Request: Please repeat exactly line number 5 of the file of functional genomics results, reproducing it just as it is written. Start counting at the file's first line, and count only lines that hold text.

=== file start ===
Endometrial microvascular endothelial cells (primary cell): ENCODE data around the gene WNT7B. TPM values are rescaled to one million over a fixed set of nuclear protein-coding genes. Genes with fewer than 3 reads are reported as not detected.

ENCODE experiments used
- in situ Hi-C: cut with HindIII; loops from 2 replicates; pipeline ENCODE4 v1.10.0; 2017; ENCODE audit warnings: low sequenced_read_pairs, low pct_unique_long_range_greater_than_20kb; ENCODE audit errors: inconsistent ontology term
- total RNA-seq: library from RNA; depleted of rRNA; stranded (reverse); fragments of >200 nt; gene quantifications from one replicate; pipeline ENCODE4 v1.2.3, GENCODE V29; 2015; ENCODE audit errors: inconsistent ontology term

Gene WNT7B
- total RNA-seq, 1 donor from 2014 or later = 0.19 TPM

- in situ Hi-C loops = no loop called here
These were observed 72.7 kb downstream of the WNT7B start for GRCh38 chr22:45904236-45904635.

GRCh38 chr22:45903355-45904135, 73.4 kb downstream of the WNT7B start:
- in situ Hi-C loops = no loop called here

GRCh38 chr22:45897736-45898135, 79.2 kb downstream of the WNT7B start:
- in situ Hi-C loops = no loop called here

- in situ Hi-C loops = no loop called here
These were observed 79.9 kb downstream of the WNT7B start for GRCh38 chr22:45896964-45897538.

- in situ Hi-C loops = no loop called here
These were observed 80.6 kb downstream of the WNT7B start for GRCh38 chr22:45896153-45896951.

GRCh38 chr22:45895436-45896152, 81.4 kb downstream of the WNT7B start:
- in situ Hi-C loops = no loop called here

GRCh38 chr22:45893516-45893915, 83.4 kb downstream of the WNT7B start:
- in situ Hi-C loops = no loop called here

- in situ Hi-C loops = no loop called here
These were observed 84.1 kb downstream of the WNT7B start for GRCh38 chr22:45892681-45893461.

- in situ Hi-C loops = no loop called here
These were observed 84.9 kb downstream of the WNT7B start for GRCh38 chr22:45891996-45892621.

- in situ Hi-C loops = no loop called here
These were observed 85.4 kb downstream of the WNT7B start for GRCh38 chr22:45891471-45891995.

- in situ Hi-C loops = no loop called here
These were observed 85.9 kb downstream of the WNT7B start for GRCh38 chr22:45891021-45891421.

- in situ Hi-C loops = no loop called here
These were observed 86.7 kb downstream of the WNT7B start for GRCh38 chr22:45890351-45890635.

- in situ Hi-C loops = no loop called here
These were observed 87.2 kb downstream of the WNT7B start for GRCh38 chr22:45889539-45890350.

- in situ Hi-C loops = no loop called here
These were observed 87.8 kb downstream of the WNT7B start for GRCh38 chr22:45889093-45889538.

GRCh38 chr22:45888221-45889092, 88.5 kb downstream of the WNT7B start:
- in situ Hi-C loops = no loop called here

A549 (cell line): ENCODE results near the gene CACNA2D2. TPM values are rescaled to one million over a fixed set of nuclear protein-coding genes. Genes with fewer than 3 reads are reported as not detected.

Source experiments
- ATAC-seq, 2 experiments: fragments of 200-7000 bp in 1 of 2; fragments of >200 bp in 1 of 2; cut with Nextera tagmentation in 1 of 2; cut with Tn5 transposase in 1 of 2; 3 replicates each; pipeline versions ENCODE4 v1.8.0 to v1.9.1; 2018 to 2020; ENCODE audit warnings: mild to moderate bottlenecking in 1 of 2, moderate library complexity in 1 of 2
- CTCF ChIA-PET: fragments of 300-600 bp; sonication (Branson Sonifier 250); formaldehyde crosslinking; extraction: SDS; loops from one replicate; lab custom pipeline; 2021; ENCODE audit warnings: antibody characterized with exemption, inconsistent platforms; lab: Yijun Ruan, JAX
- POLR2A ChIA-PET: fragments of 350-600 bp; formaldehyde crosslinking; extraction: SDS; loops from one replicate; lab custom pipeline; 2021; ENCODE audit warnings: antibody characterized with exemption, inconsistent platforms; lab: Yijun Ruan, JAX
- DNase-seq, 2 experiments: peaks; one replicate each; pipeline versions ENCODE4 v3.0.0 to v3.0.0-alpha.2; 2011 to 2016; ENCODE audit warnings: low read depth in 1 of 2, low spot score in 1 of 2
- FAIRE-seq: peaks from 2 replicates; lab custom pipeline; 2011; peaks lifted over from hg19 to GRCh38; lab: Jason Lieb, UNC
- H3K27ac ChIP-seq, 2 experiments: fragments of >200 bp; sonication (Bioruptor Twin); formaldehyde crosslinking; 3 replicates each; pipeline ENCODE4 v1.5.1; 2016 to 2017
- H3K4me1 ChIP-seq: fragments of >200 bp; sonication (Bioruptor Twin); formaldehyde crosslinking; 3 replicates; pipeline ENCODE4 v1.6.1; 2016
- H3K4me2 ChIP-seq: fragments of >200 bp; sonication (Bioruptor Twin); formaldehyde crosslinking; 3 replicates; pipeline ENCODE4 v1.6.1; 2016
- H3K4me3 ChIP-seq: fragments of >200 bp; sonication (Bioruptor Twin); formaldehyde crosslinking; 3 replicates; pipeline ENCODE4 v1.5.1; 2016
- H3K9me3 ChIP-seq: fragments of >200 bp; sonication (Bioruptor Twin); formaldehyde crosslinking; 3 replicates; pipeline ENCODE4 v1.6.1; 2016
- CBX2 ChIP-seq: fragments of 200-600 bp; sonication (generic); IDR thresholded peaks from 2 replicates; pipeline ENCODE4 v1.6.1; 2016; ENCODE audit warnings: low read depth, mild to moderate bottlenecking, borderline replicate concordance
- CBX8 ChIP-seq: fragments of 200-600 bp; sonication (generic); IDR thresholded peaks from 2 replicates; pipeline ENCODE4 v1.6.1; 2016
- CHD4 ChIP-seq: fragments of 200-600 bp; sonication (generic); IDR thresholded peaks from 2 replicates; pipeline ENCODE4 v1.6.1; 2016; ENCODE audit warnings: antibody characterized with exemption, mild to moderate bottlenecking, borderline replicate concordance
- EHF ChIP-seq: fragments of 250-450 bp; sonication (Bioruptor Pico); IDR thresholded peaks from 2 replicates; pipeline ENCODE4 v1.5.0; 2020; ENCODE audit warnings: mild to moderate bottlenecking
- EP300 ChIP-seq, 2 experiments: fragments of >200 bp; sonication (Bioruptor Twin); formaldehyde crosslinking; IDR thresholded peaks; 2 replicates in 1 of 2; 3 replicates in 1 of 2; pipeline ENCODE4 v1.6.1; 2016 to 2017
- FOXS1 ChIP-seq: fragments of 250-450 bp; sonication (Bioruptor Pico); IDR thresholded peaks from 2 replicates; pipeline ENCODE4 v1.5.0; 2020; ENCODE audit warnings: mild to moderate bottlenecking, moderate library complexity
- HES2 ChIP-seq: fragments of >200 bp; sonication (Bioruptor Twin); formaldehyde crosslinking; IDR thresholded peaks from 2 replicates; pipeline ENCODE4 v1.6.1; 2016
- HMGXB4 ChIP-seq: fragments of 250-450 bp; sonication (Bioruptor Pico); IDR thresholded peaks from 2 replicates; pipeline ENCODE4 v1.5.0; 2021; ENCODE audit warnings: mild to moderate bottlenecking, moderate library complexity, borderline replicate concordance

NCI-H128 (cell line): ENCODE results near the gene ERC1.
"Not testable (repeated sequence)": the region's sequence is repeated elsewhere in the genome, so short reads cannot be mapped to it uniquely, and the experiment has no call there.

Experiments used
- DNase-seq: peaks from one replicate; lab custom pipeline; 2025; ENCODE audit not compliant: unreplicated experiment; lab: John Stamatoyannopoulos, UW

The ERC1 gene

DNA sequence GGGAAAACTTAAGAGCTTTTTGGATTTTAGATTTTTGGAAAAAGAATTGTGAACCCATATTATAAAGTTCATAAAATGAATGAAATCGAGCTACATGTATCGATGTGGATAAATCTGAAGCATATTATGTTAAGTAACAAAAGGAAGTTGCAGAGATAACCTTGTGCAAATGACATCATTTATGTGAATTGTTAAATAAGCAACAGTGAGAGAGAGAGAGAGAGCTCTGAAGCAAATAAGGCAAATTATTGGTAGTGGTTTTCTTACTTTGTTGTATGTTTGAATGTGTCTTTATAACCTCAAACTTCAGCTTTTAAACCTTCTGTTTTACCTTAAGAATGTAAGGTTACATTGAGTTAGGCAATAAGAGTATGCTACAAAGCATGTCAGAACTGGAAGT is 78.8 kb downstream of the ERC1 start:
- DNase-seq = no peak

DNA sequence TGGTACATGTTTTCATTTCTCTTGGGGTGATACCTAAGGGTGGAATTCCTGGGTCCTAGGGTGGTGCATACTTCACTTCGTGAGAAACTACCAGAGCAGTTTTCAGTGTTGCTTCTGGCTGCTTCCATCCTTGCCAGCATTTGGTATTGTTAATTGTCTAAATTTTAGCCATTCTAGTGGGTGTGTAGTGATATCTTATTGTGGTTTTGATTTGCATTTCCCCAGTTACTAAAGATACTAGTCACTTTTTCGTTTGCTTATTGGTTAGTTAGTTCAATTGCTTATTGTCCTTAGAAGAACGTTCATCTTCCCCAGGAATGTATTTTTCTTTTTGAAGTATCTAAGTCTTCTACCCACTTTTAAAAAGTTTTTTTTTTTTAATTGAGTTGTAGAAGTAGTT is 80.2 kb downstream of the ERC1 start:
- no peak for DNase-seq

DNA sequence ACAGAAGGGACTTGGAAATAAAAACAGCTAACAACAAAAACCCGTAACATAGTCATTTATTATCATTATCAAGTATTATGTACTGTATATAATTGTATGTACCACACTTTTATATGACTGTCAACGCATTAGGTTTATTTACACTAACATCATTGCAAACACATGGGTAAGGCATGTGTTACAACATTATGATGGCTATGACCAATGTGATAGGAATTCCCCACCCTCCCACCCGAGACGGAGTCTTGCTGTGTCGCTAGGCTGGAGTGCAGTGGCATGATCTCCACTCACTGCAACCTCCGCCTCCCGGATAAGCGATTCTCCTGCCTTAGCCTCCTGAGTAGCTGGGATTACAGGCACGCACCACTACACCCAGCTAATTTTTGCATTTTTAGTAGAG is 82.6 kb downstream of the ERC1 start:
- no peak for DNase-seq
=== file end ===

Gene WNT7B